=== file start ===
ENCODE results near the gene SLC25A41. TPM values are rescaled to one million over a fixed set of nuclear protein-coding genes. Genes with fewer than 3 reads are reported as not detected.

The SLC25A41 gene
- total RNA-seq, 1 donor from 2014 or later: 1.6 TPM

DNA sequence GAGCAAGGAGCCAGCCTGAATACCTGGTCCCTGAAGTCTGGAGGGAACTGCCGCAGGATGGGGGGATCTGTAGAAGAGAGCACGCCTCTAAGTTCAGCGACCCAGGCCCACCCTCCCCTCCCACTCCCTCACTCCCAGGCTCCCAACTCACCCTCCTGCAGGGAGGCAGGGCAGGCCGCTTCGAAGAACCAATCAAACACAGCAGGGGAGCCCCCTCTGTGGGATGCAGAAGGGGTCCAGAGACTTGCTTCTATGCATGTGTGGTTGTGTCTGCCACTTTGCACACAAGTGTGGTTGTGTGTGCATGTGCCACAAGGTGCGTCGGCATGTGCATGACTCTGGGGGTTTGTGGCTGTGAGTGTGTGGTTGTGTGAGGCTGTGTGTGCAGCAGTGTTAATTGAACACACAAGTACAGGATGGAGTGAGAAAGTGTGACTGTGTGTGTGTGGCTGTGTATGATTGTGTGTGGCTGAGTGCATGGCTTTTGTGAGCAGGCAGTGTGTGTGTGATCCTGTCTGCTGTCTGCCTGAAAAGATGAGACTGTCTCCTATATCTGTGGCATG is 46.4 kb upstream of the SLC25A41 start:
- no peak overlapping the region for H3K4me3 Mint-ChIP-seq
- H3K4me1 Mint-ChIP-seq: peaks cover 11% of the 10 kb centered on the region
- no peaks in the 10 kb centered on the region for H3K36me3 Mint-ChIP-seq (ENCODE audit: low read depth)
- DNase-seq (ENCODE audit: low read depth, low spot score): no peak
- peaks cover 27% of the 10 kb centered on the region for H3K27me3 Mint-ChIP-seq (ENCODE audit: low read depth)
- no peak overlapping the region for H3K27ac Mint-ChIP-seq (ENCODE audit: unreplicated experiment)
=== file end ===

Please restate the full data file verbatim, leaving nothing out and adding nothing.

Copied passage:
ENCODE results near the gene SLC25A41. TPM values are rescaled to one million over a fixed set of nuclear protein-coding genes. Genes with fewer than 3 reads are reported as not detected.

The SLC25A41 gene
- total RNA-seq, 1 donor from 2014 or later: 1.6 TPM

DNA sequence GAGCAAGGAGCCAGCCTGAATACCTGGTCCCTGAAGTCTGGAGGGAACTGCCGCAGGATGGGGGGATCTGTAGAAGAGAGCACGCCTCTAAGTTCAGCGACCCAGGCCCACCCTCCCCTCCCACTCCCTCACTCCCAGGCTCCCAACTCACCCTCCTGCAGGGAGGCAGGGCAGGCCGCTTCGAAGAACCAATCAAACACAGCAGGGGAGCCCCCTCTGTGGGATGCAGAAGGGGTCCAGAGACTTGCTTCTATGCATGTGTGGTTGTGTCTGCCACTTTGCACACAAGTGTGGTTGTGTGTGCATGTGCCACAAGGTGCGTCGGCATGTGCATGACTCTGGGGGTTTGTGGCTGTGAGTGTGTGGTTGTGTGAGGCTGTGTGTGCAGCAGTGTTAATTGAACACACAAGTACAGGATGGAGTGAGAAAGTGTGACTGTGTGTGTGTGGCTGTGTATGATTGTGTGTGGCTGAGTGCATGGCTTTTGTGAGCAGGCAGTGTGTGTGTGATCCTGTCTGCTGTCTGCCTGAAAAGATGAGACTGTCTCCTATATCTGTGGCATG is 46.4 kb upstream of the SLC25A41 start:
- no peak overlapping the region for H3K4me3 Mint-ChIP-seq
- H3K4me1 Mint-ChIP-seq: peaks cover 11% of the 10 kb centered on the region
- no peaks in the 10 kb centered on the region for H3K36me3 Mint-ChIP-seq (ENCODE audit: low read depth)
- DNase-seq (ENCODE audit: low read depth, low spot score): no peak
- peaks cover 27% of the 10 kb centered on the region for H3K27me3 Mint-ChIP-seq (ENCODE audit: low read depth)
- no peak overlapping the region for H3K27ac Mint-ChIP-seq (ENCODE audit: unreplicated experiment)